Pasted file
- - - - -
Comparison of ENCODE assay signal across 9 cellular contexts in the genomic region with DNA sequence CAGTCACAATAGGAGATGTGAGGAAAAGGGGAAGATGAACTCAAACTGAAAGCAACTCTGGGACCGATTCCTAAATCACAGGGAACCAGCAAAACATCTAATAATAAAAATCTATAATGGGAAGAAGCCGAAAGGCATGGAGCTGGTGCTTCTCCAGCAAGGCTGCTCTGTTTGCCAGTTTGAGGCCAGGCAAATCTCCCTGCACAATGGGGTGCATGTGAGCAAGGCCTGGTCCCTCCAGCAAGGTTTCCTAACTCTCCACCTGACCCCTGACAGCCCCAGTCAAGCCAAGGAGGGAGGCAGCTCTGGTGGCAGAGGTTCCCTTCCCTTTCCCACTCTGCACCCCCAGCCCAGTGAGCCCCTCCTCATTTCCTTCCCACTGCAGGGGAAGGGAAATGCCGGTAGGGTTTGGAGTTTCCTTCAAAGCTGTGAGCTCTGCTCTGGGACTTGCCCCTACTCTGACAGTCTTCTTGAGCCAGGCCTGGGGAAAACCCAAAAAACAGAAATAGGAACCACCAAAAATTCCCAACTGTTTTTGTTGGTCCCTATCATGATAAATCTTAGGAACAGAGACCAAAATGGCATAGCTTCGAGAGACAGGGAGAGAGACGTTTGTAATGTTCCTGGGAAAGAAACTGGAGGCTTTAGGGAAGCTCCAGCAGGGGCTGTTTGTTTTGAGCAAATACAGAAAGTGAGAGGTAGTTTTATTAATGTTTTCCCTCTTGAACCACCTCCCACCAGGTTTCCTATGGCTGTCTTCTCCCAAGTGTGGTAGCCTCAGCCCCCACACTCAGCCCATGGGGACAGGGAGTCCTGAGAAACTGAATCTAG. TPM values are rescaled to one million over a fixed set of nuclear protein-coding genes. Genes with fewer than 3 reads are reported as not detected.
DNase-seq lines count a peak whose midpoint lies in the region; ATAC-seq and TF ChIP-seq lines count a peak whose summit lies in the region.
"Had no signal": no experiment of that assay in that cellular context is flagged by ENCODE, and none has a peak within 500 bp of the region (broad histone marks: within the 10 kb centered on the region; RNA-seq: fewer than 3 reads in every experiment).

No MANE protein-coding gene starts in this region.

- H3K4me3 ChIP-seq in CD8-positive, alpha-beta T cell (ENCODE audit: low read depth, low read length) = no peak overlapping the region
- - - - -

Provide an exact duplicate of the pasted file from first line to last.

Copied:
Comparison of ENCODE assay signal across 9 cellular contexts in the genomic region with DNA sequence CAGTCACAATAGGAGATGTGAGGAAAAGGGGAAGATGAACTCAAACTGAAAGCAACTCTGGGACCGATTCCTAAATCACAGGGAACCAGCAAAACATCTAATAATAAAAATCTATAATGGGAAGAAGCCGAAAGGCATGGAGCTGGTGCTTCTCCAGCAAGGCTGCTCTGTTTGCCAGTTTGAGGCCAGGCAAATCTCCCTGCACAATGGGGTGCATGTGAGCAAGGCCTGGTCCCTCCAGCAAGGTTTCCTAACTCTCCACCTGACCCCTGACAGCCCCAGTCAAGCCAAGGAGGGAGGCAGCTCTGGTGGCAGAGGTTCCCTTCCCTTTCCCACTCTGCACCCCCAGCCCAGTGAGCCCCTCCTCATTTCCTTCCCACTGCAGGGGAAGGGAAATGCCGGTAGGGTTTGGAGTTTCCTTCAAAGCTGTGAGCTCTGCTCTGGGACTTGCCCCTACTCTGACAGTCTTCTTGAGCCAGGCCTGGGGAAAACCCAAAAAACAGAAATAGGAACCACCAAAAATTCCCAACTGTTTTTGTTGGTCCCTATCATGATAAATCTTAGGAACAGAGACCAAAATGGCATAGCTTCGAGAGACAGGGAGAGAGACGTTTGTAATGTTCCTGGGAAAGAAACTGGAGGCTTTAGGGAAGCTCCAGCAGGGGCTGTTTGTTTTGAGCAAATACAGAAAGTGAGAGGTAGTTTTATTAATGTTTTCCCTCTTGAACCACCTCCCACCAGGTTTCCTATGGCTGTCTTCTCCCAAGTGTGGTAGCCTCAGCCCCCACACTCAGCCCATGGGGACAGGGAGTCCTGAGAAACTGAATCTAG. TPM values are rescaled to one million over a fixed set of nuclear protein-coding genes. Genes with fewer than 3 reads are reported as not detected.
DNase-seq lines count a peak whose midpoint lies in the region; ATAC-seq and TF ChIP-seq lines count a peak whose summit lies in the region.
"Had no signal": no experiment of that assay in that cellular context is flagged by ENCODE, and none has a peak within 500 bp of the region (broad histone marks: within the 10 kb centered on the region; RNA-seq: fewer than 3 reads in every experiment).

No MANE protein-coding gene starts in this region.

- H3K4me3 ChIP-seq in CD8-positive, alpha-beta T cell (ENCODE audit: low read depth, low read length) = no peak overlapping the region